I managed to accomplished two (TWO!) writing/publishing-related things last weekend: I broke through my block and figured out the main plot arc of the next book in the Damned series (and also what book three is about, and that it’s up to four books now instead of being a trilogy); and I came up with a cover for Shiny, my steampunk cyborg fairy story (previewed here), that I’m (mostly) happy with. This is probably not the final final version (I’m not 100% sold on the main font, thanks to the “y” looking too much like a “g”), but it’s close. At any rate, I’m aiming to have it ready for release in December, after Nano is out of the way.
Speaking of Nanowrimo, I had originally planned to do a series of posts throughout this month covering the whys and hows and wherefores of participation in the month-long writing marathon, but I’ve been too preoccupied and overwhelmed with getting my web design and marketing business back off the ground and, frankly, I just don’t have a lot of steam left. What little steam I do have, I should probably save for writing my novel.
The short version is, for those who still question the sanity of Nanowrimo and whether or not they should give it a try, is that I recommend doing it at least once, if you have any book-length writing ambition whatsoever. The primary reason I recommend it is because it’s basically boot camp for learning how to keep a deadline. It forces you to learn how to make yourself write when you just have a few free minutes here and there. If you’re someone who thinks you can’t possibly write unless you have a big, solid block of uninterrupted time to “get your head in the zone” and “find your inspiration,” much like I used to be, this is a valuable and necessary lesson to learn.
As for me, I still need to relearn that lesson from time to time, which is why this is going to be my seventh year (it would have been my 8th, but I took last year off). After so many attempts–some of which were successful, some of which gave me books that were eventually good enough to publish, some of which produced manuscripts that are best left forgotten at the back of my hard drive–I’ve also figured out that the way Nano works best for me is to use it to write a discovery draft, a “draft zero” that’s somewhere between an expanded outline and a full-blown manuscript. That’s why I’m not going in with a detailed outline. As mentioned above, I do have the main arc worked out, so I’ll know what direction I need to move in, but I’ll basically be pantsing it and figuring out the details as I go.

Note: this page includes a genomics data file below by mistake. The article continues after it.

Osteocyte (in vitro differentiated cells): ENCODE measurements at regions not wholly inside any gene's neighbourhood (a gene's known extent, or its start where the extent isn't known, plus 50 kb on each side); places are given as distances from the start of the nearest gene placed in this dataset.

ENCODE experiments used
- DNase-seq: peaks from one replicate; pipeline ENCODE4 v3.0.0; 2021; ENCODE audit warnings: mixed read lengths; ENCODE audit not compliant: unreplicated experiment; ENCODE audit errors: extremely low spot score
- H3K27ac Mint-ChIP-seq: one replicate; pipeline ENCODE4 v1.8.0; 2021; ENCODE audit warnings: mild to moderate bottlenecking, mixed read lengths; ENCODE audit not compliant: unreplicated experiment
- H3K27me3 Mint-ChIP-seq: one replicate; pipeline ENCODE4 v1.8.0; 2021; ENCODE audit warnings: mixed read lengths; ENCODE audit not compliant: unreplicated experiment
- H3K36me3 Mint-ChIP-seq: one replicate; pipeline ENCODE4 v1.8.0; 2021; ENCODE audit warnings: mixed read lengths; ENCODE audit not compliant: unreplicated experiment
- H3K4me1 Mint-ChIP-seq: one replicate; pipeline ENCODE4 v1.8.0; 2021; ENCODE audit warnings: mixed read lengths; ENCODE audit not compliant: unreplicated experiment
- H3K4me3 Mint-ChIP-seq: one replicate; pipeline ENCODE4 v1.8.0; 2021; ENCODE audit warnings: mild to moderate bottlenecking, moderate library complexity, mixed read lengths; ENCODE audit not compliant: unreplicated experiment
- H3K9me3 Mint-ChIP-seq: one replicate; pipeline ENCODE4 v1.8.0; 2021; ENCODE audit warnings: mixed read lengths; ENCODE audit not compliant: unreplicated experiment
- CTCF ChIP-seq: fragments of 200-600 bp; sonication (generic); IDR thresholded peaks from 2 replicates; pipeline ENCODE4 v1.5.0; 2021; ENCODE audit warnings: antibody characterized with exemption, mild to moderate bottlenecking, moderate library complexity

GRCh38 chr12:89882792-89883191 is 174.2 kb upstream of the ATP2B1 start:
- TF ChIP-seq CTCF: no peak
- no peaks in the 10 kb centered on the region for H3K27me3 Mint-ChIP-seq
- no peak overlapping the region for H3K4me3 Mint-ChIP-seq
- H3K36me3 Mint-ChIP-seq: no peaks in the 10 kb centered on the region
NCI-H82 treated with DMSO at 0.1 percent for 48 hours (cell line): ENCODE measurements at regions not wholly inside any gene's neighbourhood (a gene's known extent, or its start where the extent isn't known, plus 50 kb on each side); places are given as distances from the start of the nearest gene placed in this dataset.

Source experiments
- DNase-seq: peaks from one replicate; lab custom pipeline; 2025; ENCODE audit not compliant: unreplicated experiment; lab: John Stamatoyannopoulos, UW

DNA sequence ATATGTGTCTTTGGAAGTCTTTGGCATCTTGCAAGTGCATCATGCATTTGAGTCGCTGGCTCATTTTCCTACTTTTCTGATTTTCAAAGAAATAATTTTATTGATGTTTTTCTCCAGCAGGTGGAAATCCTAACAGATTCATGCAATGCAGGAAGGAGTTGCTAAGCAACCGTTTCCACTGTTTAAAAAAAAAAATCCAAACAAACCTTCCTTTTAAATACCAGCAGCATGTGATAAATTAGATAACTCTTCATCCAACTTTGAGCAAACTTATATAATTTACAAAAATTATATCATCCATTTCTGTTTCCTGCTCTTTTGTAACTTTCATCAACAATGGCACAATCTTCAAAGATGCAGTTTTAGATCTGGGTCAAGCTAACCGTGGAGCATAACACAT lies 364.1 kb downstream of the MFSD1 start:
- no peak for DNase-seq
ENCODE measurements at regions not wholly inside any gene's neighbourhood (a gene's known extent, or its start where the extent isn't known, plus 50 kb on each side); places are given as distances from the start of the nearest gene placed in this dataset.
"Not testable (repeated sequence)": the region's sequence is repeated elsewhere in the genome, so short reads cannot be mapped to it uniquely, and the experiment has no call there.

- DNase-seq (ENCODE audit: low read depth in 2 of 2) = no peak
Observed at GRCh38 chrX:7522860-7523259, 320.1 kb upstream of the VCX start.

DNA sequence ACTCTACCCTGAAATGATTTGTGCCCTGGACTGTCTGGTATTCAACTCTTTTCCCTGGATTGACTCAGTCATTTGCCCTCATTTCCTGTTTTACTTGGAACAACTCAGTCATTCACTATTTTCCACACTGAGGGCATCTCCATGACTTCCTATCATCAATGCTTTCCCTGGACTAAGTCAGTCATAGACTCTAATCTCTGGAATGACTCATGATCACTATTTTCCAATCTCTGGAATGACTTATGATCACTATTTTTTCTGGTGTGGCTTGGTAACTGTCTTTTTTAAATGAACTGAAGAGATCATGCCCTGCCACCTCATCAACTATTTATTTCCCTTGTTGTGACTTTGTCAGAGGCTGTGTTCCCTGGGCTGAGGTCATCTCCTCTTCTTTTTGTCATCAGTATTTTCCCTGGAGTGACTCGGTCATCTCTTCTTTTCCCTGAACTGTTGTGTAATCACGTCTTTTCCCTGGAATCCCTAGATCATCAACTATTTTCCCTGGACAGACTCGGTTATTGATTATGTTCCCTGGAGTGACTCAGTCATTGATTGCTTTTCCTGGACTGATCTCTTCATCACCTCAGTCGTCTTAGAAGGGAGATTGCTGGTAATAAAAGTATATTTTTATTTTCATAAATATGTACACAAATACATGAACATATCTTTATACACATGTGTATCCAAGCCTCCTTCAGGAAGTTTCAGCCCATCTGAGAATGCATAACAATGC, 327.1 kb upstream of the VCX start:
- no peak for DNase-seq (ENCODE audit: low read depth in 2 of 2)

I am a little doubtful of my chances for success this year, because as I said, I’m not running on a full tank of gas and my day job is still pretty busy. But being that it’s a sequel, I already know the characters, so I don’t have to spend time figuring them out and trying to find their voices. That should help things flow more smoothly. At any rate, I’m not going to put too much pressure on myself to “win.” As long as I get a good start on my next novel, regardless of whether I reach 50,000 words, I’m going to consider it time and effort well spent. And I’ll probably be working on this manuscript for the next six to 12 months, regardless of how far I get in November.
At any rate, it’s only two days away! Which means that Halloween is tomorrow! Which means that my big Halloween book sale is about to draw to a close! Which means you should totally go snag all of my books for 99 cents each before the price goes back up at the close of October 31st (or when I remember to go raise the prices back up on Friday)! So go now!